For leisure they explored the culinary gems in the nearby town of Haleiwa. “I loved the Beet Box Cafe in the Celestial Natural Foods store; they use all organic produce and make fresh juices and smoothies, and the store has a super cool vibe,” says Pasquale. “The avocado toast on fresh bread sprinkled with pink salt was fun to share, and I loved the breakfast of two organic eggs over brown rice, black beans and thick slices of avocado, smothered in fresh salsa, on sprouted corn tortillas. I ate that at least every other day.” Overall, what the couple liked most about their vacation was the laid-back vibe and friendly people of the North Shore, swimming in the ocean, and finding that perfect getaway with all the comforts of a nice resort. Cottages at Turtle Bay start at $559 per night; turtlebayresort.com.
A Place for Peace
The Big Island — the youngest and still growing thanks to the active volcano Kilauea on the northern side of the island — is often known for its luxe accommodations, such as the Four Seasons Hualalai and Mauna Kea Beach Hotel. While these high-end hotels attract guests from around the world with their 400-plus thread counts, specialty cocktails and attentive staff, some vacationers — like our managing editor, Julie Sinclair — are called to the Big Island for more than mai tais and a suntan.
Sinclair describes her first couple of experiences on the Big Island as staying at large family-oriented resorts, noting that they were the perfect introduction to the island. Little by little, though, with each successive visit, Sinclair felt she was able to experience a deeper connection to Hawai‘i by trying smaller, independent properties. “The big resorts were wonderful, but there was something missing for me,” she says. “There was definitely a shift in my experience once I started sleeping without air-conditioning and allowed myself to fully connect with the island’s elemental qualities: rain forest, volcano, hot springs, lava fields.”
Her “really-get-to-know” Hawai‘i trip began with a two-week stay at the 30-year-old nonprofit Kalani Oceanside Retreat in the tropical Puna district on the island’s southeastern shore. She was there for a three-week immersion course to study an energetic healing modality, and between classes she would swim at the nearby black-sand beach (dolphins playing just on the other side of the breakers), head to Hilo to shop (where Spam sandwiches sold in delis provided another surprise) or just kick back at the retreat’s pool.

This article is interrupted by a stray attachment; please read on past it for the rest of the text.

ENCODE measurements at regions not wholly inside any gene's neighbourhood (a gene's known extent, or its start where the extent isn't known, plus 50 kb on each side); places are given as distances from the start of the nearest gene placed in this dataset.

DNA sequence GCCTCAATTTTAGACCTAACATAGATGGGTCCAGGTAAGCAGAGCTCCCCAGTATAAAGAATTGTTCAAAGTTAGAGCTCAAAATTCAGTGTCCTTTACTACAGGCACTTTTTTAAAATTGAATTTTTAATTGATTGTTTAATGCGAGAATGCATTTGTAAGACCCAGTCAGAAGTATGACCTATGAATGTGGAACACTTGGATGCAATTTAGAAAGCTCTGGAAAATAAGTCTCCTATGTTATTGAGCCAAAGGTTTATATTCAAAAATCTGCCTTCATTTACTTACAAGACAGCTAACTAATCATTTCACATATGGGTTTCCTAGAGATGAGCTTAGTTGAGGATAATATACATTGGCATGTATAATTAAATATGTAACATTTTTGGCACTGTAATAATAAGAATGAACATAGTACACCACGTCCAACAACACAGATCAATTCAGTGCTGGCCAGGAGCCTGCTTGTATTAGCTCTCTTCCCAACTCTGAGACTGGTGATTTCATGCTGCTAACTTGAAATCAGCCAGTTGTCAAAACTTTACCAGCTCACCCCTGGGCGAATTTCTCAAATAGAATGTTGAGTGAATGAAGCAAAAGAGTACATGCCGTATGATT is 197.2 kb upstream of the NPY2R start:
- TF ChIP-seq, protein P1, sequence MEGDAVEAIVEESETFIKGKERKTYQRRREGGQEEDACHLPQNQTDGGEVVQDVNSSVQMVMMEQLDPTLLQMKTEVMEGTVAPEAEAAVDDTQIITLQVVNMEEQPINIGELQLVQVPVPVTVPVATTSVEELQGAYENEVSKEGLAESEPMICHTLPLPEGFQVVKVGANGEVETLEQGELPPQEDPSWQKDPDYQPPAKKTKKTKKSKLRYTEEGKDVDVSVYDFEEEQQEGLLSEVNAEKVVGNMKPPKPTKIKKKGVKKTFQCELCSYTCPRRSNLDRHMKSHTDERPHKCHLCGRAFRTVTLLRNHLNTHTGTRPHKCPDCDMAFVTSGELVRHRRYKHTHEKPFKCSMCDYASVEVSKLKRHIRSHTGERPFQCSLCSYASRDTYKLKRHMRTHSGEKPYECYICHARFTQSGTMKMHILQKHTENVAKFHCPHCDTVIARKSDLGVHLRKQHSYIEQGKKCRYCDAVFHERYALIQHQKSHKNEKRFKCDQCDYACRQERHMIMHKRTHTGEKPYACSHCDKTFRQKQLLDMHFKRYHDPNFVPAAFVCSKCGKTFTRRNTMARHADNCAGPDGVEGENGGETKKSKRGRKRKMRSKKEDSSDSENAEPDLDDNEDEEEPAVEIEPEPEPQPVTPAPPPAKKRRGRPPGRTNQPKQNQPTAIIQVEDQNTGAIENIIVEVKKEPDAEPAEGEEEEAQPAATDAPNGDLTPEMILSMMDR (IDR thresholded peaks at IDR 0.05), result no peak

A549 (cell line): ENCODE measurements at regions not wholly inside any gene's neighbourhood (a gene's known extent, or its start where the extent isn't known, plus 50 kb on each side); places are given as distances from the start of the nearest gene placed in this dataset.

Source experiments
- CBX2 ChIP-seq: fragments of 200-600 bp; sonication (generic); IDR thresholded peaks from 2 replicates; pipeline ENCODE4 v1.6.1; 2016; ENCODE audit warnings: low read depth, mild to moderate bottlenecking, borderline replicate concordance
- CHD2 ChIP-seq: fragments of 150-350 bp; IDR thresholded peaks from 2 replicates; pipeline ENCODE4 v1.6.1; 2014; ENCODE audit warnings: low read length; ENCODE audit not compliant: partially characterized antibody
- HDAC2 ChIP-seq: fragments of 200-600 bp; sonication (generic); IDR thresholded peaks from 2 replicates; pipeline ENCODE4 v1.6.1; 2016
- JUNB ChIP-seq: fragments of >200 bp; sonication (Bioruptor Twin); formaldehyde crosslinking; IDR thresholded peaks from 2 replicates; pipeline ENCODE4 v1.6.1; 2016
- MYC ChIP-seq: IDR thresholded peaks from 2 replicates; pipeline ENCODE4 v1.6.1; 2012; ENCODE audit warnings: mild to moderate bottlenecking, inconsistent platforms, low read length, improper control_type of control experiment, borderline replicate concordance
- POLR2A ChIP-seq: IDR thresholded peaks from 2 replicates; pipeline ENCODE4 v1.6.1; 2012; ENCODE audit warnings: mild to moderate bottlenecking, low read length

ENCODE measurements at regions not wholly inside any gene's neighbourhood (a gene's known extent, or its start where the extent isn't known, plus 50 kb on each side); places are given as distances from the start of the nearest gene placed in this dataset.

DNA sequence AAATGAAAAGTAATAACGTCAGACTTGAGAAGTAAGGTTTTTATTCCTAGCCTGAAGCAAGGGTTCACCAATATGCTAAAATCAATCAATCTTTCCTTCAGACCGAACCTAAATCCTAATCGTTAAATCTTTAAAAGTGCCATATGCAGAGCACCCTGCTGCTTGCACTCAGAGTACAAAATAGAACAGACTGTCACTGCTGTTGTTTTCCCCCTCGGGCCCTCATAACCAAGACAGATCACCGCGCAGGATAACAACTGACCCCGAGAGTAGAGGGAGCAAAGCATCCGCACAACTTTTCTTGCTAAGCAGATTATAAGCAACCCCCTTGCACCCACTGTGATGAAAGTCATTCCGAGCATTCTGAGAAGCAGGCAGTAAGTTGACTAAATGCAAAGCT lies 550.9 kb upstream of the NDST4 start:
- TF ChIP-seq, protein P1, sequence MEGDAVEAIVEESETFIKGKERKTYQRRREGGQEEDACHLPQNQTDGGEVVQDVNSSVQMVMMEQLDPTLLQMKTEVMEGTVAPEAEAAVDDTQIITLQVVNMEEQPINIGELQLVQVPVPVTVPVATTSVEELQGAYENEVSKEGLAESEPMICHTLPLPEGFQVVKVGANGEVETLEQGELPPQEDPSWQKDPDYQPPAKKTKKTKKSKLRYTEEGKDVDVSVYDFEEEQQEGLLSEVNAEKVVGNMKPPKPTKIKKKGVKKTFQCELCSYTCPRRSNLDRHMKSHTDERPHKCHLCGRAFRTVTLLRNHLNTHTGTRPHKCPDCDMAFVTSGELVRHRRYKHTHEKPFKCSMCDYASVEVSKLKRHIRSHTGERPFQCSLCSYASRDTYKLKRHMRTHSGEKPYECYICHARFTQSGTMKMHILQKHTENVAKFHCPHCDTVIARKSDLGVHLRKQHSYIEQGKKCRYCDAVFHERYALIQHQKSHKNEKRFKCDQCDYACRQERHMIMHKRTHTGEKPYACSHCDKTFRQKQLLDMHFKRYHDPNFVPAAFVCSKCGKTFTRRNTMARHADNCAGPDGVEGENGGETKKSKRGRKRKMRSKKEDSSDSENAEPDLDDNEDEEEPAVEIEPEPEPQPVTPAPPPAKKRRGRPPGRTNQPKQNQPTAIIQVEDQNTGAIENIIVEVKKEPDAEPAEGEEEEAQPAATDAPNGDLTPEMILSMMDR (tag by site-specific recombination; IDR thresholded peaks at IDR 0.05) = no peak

Accommodations at Kalani range from tent camping to hales (with shared bathrooms) to multiroom lodges with private baths. Food, all organic, is served up informally three times a day in a lanai. Only a 45-minute drive south from the Hilo Airport, Kalani offers workshops and personal retreats year-round. Day trips might include a visit to Kilauea, one of the world’s most active volcanoes, and the thermal spring pool at Ahalanui Park up the coast. Sinclair also did a one-day drive around the entire island, beginning in the early morning and arriving on the western coast north of Kona in time to watch the sun set from Kekaha Kai State Park.
“Each day brought moments of profound connection with nature,” she remembers. “Just across the road from Kalani’s front entrance, I’d walk to dramatic lava cliffs, from which I’d meditate on the ocean while large sea turtles swam below. With no TVs, and cellphone reception being spotty, it’s an amazing place to unplug and refresh.” Rates start at $40 per night for camping, $90 for a lodge room with a shared bath; kalani.com.
The next spot she visited on a subsequent visit — the 11-room, Hawai‘i Island Retreat — offered an equally authentic Hawaiian experience, but this time in a more luxe environment. Her meditation here involved the soundtrack of rustling pines being tossed about by the sometimes-strong breezes or the roar of the ocean from the nearby beach. Walking its talk as an eco-boutique hotel and spa, the property sits on 50 acres of gardens and wilderness in the famed Waipio Valley of North Kohala. “I had some of the freshest food I’ve ever eaten (including fresh goat milk); had an amazing massage; and enjoyed exploring the grounds of the property, which include an ancient stone circle and a ‘grandmother stone’ named Tutu that was part of the island’s history,” says Sinclair. “I was grateful for the owners’ dedication to making my experience as serene and soulful as possible, and it turned out to be profound. I left feeling more connected to the Big Island than ever.” All rooms, which start at $425, have private balconies and overlook the garden as well as ocean or valley; hawaiiislandretreat.com.
No matter what you are looking for, the islands of Hawai‘i offer an escape from the everyday — and sometimes even more so when veering off the road well travelled.
Mimi Towle has been the editor of Marin Magazine for over a decade. She lived with her family in Sycamore Park and Strawberry and thoroughly enjoyed raising two daughters in the mayhem of Marin’s youth sports; soccer, swim, volleyball, ballet, hip hop, gymnastics and many many hours spent at Miwok Stables. Her community involvements include volunteering at her daughter’s schools, coaching soccer and volleyball (glorified snack mom), being on the board of both Richardson Bay Audubon Center. Currently residing on a floating home in Sausalito, she enjoys all water activity, including learning how to steer a 6-person canoe for the Tamalpais Outrigger Canoe Club. Born and raised in Hawaii, her fondness for the islands has on occasion made its way into the pages of the magazine.